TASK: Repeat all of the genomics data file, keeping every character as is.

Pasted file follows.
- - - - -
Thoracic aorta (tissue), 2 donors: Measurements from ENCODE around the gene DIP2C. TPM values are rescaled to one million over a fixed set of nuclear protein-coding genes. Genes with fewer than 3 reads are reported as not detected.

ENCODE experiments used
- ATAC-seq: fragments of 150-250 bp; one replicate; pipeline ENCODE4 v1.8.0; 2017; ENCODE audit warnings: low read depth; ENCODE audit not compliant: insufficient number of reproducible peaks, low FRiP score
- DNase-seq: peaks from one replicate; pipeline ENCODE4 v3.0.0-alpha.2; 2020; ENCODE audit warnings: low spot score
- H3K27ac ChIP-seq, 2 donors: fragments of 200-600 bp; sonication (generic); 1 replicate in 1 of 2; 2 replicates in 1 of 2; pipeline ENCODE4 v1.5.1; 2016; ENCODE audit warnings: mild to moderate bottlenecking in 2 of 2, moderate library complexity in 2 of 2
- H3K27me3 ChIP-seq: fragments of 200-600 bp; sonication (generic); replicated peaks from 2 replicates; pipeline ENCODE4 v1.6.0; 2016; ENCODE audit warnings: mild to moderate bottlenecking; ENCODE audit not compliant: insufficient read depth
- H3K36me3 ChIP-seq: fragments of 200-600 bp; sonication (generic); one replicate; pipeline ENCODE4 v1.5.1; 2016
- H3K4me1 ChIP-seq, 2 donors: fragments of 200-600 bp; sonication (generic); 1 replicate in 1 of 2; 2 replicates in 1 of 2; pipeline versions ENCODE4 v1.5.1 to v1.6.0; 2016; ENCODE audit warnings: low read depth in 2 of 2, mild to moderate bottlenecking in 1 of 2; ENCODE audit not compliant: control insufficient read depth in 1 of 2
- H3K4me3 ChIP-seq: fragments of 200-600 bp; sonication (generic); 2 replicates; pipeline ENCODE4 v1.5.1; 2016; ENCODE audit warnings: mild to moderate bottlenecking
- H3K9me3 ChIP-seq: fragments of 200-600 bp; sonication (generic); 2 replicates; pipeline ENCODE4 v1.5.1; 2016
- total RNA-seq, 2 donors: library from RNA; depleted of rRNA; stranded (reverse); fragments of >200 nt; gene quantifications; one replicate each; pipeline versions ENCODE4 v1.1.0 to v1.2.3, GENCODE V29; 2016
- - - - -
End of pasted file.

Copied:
Thoracic aorta (tissue), 2 donors: Measurements from ENCODE around the gene DIP2C. TPM values are rescaled to one million over a fixed set of nuclear protein-coding genes. Genes with fewer than 3 reads are reported as not detected.

ENCODE experiments used
- ATAC-seq: fragments of 150-250 bp; one replicate; pipeline ENCODE4 v1.8.0; 2017; ENCODE audit warnings: low read depth; ENCODE audit not compliant: insufficient number of reproducible peaks, low FRiP score
- DNase-seq: peaks from one replicate; pipeline ENCODE4 v3.0.0-alpha.2; 2020; ENCODE audit warnings: low spot score
- H3K27ac ChIP-seq, 2 donors: fragments of 200-600 bp; sonication (generic); 1 replicate in 1 of 2; 2 replicates in 1 of 2; pipeline ENCODE4 v1.5.1; 2016; ENCODE audit warnings: mild to moderate bottlenecking in 2 of 2, moderate library complexity in 2 of 2
- H3K27me3 ChIP-seq: fragments of 200-600 bp; sonication (generic); replicated peaks from 2 replicates; pipeline ENCODE4 v1.6.0; 2016; ENCODE audit warnings: mild to moderate bottlenecking; ENCODE audit not compliant: insufficient read depth
- H3K36me3 ChIP-seq: fragments of 200-600 bp; sonication (generic); one replicate; pipeline ENCODE4 v1.5.1; 2016
- H3K4me1 ChIP-seq, 2 donors: fragments of 200-600 bp; sonication (generic); 1 replicate in 1 of 2; 2 replicates in 1 of 2; pipeline versions ENCODE4 v1.5.1 to v1.6.0; 2016; ENCODE audit warnings: low read depth in 2 of 2, mild to moderate bottlenecking in 1 of 2; ENCODE audit not compliant: control insufficient read depth in 1 of 2
- H3K4me3 ChIP-seq: fragments of 200-600 bp; sonication (generic); 2 replicates; pipeline ENCODE4 v1.5.1; 2016; ENCODE audit warnings: mild to moderate bottlenecking
- H3K9me3 ChIP-seq: fragments of 200-600 bp; sonication (generic); 2 replicates; pipeline ENCODE4 v1.5.1; 2016
- total RNA-seq, 2 donors: library from RNA; depleted of rRNA; stranded (reverse); fragments of >200 nt; gene quantifications; one replicate each; pipeline versions ENCODE4 v1.1.0 to v1.2.3, GENCODE V29; 2016